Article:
The game is six degrees of Canadian history. Take two seemingly unrelated pieces of Canadian culture and connect the dots through various people, places and events to discover how they’re distantly — or maybe not-so-distantly — related. Along the way, we visit the quizzical and curious, the tragic and comic, and everything in between.
Charles Gibb, horticulturist (b at Montréal 29 July 1845; d at Cairo, Egypt 8 Mar 1890). Poor health led Gibb to seek an outdoor occupation and in 1872 he established extensive orchards at Abbotsford, Qué, to study fruit culture and arboriculture, and to test plant material from abroad.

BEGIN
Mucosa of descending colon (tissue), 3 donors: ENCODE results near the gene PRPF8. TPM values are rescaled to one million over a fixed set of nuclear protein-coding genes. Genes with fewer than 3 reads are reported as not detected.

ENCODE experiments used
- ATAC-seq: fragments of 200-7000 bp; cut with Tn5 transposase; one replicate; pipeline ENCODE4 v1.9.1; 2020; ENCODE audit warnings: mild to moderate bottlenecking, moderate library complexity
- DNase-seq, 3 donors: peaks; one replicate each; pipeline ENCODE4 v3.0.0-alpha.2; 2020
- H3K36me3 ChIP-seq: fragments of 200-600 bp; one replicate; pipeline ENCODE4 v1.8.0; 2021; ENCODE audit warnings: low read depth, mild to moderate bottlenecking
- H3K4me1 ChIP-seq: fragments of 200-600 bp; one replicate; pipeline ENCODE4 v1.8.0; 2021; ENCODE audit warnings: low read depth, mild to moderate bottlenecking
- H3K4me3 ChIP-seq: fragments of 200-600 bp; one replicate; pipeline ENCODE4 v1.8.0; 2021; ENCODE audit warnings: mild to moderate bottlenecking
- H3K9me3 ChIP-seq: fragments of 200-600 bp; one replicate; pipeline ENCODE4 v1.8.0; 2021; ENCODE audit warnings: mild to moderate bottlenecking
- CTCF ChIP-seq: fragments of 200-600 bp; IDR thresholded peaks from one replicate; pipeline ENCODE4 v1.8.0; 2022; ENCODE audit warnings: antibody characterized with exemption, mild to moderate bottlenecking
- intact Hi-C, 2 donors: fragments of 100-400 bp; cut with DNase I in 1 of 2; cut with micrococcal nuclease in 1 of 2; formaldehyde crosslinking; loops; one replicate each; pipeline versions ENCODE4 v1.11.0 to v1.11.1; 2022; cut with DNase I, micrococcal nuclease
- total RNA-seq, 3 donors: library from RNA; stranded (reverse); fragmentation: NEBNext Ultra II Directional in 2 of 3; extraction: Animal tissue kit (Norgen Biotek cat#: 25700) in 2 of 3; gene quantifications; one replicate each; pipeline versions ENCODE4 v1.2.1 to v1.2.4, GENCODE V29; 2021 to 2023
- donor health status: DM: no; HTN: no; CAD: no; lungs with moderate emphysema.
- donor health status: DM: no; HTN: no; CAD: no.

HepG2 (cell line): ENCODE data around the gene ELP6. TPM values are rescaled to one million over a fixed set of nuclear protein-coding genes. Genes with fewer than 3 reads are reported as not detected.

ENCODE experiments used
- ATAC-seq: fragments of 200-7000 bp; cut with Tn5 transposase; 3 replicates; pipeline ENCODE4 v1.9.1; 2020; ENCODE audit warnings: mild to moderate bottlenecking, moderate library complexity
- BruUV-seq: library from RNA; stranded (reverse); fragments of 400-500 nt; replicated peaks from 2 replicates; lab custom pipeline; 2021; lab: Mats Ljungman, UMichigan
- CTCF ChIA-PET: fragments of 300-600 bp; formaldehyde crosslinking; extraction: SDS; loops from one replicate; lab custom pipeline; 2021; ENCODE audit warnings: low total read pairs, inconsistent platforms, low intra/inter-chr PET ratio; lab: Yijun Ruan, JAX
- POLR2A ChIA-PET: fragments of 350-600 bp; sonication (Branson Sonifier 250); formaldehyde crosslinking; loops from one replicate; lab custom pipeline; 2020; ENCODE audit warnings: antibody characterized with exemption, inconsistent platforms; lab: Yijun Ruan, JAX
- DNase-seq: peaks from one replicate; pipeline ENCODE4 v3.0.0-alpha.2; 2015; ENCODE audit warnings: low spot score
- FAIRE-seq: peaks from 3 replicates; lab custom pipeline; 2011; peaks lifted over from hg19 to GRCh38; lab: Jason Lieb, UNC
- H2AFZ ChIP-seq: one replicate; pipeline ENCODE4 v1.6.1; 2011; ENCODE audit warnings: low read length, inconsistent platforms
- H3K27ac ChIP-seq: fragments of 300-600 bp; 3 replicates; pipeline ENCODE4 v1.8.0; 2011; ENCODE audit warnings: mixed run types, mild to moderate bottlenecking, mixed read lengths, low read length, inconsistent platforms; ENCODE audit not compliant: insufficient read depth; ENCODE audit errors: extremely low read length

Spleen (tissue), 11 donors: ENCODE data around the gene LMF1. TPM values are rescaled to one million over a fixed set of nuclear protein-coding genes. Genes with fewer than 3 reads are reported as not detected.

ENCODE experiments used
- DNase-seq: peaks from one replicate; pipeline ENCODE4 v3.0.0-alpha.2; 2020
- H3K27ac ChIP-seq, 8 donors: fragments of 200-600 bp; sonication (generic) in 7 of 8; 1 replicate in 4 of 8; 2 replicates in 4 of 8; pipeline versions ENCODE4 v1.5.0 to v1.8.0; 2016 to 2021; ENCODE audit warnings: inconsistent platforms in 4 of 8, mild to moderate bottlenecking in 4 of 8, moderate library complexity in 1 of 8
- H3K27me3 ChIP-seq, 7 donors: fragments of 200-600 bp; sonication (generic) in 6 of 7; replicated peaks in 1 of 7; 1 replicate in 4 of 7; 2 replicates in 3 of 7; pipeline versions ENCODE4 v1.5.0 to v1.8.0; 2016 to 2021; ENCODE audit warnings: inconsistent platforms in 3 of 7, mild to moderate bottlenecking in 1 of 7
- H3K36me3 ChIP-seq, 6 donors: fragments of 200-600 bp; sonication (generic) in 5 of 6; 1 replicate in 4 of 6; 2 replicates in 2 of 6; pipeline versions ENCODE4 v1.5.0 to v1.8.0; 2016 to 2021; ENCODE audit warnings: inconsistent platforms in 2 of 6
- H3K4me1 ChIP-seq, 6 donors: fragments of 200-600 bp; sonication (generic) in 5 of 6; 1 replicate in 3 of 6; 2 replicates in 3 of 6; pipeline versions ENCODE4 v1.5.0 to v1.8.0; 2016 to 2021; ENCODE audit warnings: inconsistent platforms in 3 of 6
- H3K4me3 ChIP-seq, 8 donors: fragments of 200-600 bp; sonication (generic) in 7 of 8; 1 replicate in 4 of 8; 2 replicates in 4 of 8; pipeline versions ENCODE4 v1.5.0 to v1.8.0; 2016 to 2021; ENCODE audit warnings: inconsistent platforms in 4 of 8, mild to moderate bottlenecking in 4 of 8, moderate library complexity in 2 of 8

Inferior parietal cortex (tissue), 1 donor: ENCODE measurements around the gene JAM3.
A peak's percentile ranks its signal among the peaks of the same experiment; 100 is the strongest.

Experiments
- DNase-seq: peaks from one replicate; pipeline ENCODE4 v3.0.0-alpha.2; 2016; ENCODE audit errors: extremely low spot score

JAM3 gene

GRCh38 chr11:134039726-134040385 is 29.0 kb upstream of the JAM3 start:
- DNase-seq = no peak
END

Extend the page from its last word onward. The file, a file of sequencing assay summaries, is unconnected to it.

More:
George Lawson, botanist (b at Logan, Scot 12 Oct 1827; d at Halifax 10 Nov 1895). Lawson studied natural and physical sciences at the University of Edinburgh. Assistant secretary and curator for the Botanical Society of Edinburgh, he also worked in Britain's first biological laboratory.
Jacob John Siemens, farmer, teacher, farm organizer (b at Altona, Man 23 May 1896; d Winnipeg, 12 July 1963). After attending the Manitoba Normal School, he taught school 1918-29, but then assumed management of the family farm and started to re-organize his liberal Mennonite community.